Harris County FEMA director Tom Fargione said the agency was looking for ways to house people who lost their homes to Harvey, with 32,000 people reported in shelters across Texas. Some evacuees had begun returning to their homes-the George R Brown Convention Center, where 10,000 people took shelter, housed 8,000 evacuees late Thursday.

The priority is to get those who weren’t able to return to their homes into some form of temporary housing, Fargione said. “Right now, nothing is off the table. This is a tremendous disaster in terms of size and scope.” The block-by-block search of tens of thousands of Houston homes that rescuers began Thursday is expected to be completed by Friday. Fire Chief Sam Pena said his department had responded to nearly 16,000 calls since the storm hit Saturday, over 7,600 of them for water rescues.

Elsewhere, the loss of power at a flood-crippled chemical plant set off explosions and a fire, and the city of Beaumont, near the Texas-Louisiana line, lost its public water supply. The remnants of the storm pushed deeper inland, raising the risk of flooding as far north as Kentucky.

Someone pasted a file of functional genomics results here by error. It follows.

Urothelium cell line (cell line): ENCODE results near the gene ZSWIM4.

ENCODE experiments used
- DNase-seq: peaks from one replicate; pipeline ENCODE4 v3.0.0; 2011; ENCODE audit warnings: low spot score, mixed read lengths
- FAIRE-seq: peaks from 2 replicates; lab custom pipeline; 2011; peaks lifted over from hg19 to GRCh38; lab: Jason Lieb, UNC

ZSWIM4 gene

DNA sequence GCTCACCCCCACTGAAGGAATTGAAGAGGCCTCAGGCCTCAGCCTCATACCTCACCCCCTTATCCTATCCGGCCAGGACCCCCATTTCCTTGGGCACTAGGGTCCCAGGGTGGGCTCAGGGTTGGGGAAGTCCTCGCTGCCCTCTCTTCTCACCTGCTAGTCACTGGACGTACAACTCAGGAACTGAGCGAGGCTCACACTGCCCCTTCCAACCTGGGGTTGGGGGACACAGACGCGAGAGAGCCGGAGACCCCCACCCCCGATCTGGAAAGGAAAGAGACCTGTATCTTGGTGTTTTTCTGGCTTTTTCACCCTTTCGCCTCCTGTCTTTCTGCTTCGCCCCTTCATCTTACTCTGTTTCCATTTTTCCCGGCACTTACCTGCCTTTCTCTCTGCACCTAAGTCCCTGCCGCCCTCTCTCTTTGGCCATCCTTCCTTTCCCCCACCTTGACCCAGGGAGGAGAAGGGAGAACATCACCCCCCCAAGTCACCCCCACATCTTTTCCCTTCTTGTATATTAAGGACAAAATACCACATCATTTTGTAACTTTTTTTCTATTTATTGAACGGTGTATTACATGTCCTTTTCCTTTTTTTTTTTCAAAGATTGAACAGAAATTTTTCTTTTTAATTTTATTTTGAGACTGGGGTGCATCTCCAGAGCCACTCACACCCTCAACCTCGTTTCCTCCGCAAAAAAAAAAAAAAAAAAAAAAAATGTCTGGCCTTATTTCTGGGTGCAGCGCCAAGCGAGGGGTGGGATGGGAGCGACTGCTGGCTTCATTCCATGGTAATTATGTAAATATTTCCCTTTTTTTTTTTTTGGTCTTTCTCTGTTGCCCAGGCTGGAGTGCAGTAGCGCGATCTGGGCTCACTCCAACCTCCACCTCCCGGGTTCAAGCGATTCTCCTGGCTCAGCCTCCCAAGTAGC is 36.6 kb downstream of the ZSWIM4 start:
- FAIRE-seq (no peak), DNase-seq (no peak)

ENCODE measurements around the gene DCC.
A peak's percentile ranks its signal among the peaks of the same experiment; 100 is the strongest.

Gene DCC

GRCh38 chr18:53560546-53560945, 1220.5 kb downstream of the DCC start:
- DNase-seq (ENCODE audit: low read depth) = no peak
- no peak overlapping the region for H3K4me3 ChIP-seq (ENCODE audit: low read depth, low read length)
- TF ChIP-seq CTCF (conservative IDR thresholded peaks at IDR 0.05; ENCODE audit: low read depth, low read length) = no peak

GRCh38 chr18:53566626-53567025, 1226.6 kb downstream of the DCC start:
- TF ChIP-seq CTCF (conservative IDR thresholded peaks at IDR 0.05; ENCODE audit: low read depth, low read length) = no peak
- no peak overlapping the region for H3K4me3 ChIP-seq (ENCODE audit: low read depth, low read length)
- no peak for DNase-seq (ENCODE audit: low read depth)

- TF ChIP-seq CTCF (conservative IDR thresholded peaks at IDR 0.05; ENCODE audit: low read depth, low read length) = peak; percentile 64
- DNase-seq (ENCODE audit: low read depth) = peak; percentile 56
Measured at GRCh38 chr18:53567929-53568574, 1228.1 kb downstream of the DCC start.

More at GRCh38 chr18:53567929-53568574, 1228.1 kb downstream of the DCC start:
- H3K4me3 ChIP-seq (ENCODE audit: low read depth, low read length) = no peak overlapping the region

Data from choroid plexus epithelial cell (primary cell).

More than 200 firefighters, police officers and members of an urban search-and-rescue team fanned out across the Meyerland neighborhood looking for survivors or bodies. They yelled “Fire department!” as they pounded with closed fists on doors, peered through windows and checked with neighbors. “We don’t think we’re going to find any humans, but we’re prepared if we do,” said District Chief James Pennington of the Houston Fire Department.

Unlike during Hurricane Katrina’s aftermath in New Orleans, crews used GPS devices to log the homes they checked rather than painting neon X’s on the outside. That avoided alerting potential thieves to vacant homes. The blasts at the Arkema Inc. plant northeast of Houston also ignited a 30- to 40-foot (9- to 12-meter) flame and sent up a plume of acrid black smoke that stung the eyes and lungs. The blaze burned out around midday, but emergency crews held back because of the danger that eight other trailers containing the same compound could blow, too. No serious injuries were reported.

Although it has been downgraded to a tropical depression, Harvey is still expected to dump heavy rain on parts of Louisiana, Tennessee and Kentucky through Friday. Forecast totals ranged from 4 to 8 inches (10 to 20 centimeters), with some places possibly getting up to a foot (30 centimeters).